Ever noticed how everyone’s typing @[4:0] as a comment on Facebook lately? We actually have.
In fact, some of our blog readers have been using our comment section on Facebook to do that, particularly on one of our recent posts (that one with hilarious Valentine’s day cards).
Anyway, for this post, we’ll enlighten you about what the buzz is really all about.
First and foremost, some of the posts we see online will tell us that by using a mobile device and entering the code @[4:0] as a comment, you can find out whether your Facebook account has been hacked or not. According to the posts, you are totally safe from hacking if the comment transforms into ‘Mark Zuckerberg.’
Mark Zuckerberg, of course, is the name of the CEO and co-founder of Facebook, the biggest social networking site in the world. The code, however, doesn’t have anything to do with hacking.
HackRead clarifies that typing @[4:0] doesn’t have anything to do with hacking.
Actually, this isn’t a new rumor at all. Way back September 2015, HackRead already wrote something about it. The blog post read:
“Mark Zuckerberg … had the privilege of creating one of the first accounts on the social network. Therefore, when you enter a number as low as 4, it displays the name of Mark Zuckerberg.
If you substitute this number with ‘5’ and enter ‘@[5:0]’ in the comments section, you will get the name of Chris Hughes, Facebook’s co-founder. The first three numbers probably were used for initial testing and that’s why these don’t appear to be allotted to any user.”
So yes, the code has nothing to do with hacking. You really don’t have anything to be worried about.
HackRead further elaborated:
“It seems tricksters are running out of ideas and this is why they have relied upon a reworked version of an already viral message. In that particular campaign, users were asked to enter the last three digits of their phone number in this format “@[three digits:0]” in the comments section to get their cell number displayed.”
This Student is in Serious Trouble for Using the Flag to Mop the Floor
You’re in deep sh*t, son.
Since we were kids, we were taught to respect the national flag. We should handle it with care and do absolutely nothing that can desecrate it. A person caught disrespecting the flag in any way will pay big. This student may be in serious trouble for using the Philippine flag to mop the floor of the classroom.
You see, disrespecting the flag has serious consequences, no matter which country you're in. Under the U.S. Code, "Whoever knowingly mutilates, defaces, physically defiles, burns, maintains on the floor or ground, or tramples upon any flag of the United States shall be fined under this title or imprisoned for not more than one year, or both."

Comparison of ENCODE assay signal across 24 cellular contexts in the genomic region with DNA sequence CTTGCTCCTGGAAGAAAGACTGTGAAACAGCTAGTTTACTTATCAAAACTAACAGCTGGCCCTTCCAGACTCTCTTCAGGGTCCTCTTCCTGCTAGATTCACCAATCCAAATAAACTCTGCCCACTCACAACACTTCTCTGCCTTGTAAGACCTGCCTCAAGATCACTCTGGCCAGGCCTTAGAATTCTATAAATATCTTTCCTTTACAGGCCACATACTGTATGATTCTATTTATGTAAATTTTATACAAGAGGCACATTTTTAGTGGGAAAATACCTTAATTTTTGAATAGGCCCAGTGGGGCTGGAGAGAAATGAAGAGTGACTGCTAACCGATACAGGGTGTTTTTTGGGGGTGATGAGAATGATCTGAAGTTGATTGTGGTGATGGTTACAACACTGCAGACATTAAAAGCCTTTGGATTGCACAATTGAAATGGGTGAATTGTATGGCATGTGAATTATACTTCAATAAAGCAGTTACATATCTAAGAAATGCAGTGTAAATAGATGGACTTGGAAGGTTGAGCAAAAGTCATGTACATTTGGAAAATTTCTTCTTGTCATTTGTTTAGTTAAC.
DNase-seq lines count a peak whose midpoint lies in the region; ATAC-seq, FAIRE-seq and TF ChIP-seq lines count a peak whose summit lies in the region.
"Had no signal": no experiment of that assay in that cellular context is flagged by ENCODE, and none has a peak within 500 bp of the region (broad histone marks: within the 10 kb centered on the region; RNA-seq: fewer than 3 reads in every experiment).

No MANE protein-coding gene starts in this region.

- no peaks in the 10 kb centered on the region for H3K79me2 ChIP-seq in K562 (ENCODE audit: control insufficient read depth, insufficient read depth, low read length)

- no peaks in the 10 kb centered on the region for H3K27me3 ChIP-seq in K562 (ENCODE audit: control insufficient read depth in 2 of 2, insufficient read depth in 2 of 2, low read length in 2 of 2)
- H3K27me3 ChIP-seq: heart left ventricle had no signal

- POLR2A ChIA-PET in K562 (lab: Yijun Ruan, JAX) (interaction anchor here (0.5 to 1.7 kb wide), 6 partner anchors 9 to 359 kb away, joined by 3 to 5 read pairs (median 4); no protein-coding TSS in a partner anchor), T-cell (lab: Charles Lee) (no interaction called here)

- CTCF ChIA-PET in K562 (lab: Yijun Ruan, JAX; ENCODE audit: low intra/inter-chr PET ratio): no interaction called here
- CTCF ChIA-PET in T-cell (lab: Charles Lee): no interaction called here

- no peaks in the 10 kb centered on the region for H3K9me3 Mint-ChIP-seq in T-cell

Aside from getting into trouble with the law, there's another solid reason why you simply shouldn't do it......
Who’s Afraid of Floods? The Mobile Flood Walls in Austria Keep Everyone Safe!
As the city of Grein in Austria began experiencing flooding from the Danube River a few years back, its officials and those of the other Austrian territories that were in danger of a direct hit quickly sought technology that would ensure the safety of their citizens and locales.
Most of the time, we just have to stay out of the way and save what we can when nature unleashes its wrath through calamities such as flooding. However, as it turns out, brilliant engineering may help us deal with some natural obstacles.
As the city of Grein in Austria began experiencing flooding from the Danube River a few years back, its officials and those of the other Austrian territories that were in danger of a direct hit quickly sought technology that would ensure the safety of their citizens and locales. They had demountable or mobile flood walls installed.
Fantastic feature: The flood can't get into the city!
Could Faulty Construction be One Reason of Building Collapse in Taiwan Earthquake?
This is truly unfortunate. #PrayForTainan
Tainan, Kaohsiung, Taiwan: A magnitude 6.4 earthquake rocked the Kaohsiung area of Taiwan last February 6, 2016 at around 3:25 am (local time GMT+8) when most residents are sound asleep. The city of Tainan suffered the worst effects of the disaster, with a few buildings and residential towers collapsed or destroyed by the earthquake.
The death toll is already 26, with 403 injured and 121 still missing as of time of writing. The Taiwanese government and the rescuers are doing all their best for the search and rescue operations. Most of the fatalities are from the toppling over of the 17-storey residential complex Weiguan Jinlong building. It is home to at least 250 families and at least a quarter of the residents are still trapped inside the felled structure.